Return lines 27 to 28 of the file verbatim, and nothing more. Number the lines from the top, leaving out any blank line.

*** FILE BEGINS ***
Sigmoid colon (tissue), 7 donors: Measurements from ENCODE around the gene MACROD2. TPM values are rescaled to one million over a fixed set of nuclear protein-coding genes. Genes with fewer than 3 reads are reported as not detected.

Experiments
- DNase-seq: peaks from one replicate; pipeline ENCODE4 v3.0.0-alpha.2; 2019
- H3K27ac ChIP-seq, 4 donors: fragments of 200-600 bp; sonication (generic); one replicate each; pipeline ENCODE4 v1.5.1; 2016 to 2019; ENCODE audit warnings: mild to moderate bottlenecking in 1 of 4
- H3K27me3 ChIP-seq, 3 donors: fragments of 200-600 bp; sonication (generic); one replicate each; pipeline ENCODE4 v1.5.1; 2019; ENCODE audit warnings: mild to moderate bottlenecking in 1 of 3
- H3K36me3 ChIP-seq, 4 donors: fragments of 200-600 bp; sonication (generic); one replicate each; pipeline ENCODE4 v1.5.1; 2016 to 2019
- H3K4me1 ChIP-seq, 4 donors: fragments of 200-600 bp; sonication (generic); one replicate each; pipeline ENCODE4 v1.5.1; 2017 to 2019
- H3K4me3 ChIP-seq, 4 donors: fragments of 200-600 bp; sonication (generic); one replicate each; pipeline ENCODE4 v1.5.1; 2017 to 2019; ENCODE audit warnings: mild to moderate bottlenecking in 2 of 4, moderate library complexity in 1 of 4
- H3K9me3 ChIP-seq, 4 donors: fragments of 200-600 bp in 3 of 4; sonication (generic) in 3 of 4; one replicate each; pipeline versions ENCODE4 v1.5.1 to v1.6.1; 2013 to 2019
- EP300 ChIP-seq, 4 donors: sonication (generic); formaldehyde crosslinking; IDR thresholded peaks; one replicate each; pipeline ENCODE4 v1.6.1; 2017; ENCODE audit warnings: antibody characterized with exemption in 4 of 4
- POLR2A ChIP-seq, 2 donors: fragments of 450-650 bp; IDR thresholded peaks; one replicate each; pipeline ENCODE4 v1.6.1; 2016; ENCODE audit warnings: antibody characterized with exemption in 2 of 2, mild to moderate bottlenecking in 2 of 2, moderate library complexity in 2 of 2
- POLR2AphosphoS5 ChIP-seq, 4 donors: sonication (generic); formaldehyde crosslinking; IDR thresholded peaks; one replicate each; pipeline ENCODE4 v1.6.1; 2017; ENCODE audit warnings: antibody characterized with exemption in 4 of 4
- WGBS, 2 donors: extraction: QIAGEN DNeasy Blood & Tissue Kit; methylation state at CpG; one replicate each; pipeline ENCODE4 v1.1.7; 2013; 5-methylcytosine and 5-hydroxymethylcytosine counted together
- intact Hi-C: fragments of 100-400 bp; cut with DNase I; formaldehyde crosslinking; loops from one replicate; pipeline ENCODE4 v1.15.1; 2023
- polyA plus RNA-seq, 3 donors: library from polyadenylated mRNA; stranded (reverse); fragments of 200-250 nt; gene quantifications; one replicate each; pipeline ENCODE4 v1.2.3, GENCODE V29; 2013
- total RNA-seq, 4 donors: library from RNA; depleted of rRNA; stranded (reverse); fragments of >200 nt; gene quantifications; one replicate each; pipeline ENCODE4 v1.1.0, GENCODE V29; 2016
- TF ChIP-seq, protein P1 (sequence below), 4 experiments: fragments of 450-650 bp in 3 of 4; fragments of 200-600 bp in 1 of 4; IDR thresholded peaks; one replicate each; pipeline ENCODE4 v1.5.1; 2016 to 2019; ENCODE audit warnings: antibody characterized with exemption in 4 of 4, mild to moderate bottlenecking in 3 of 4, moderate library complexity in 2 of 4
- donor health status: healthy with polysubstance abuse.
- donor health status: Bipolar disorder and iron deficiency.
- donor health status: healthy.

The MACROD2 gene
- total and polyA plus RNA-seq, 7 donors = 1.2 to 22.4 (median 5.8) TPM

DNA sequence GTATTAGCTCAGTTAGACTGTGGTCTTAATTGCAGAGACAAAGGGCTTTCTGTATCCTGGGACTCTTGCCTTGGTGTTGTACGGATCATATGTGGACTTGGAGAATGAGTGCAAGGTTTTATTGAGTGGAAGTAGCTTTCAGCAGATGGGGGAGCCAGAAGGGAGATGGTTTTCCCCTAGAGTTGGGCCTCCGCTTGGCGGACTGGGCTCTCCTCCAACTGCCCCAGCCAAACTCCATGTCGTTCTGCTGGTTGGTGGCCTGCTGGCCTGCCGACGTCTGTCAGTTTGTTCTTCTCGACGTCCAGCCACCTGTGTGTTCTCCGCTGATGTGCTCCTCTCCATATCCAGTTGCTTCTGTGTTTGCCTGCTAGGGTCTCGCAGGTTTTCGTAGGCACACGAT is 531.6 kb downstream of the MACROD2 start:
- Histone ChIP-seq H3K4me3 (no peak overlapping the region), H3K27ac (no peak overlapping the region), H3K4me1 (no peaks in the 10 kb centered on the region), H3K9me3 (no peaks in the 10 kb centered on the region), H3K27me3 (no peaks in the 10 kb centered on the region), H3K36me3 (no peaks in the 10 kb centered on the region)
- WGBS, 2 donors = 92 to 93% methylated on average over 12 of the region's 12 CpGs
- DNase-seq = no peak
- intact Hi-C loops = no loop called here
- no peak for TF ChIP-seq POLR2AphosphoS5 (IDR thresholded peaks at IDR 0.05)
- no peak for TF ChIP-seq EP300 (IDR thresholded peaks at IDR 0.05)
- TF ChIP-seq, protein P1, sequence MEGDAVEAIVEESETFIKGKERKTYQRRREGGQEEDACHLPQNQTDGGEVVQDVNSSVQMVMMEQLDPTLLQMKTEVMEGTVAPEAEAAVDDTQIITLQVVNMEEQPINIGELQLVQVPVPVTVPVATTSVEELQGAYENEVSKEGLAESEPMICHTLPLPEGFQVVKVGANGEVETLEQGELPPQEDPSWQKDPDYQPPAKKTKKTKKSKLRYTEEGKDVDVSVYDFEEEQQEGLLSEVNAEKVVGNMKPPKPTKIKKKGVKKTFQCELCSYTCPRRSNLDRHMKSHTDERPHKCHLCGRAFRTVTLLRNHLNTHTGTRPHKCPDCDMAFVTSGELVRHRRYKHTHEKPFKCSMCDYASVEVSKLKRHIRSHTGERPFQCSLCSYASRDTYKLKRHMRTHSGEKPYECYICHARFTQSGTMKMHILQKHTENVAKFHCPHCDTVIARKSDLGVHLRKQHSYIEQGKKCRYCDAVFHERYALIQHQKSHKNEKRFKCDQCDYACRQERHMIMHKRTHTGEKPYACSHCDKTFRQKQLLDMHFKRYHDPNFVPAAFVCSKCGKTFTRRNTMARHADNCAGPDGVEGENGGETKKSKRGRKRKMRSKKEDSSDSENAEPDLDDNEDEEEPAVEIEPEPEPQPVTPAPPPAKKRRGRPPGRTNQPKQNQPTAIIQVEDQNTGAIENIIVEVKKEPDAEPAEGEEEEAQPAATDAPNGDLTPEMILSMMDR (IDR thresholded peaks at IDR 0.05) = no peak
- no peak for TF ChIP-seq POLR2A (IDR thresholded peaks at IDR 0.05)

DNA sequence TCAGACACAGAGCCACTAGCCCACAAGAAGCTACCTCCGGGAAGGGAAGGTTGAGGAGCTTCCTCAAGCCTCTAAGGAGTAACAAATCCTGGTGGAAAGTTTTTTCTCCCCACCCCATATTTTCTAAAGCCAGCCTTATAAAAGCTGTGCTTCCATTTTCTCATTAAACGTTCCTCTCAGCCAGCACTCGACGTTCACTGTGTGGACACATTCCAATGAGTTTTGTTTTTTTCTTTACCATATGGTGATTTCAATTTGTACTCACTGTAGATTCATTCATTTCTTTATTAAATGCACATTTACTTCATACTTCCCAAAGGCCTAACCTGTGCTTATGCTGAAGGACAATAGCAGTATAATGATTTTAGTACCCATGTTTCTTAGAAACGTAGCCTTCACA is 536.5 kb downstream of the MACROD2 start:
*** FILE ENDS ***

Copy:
- intact Hi-C loops = no loop called here
- no peak for TF ChIP-seq POLR2AphosphoS5 (IDR thresholded peaks at IDR 0.05)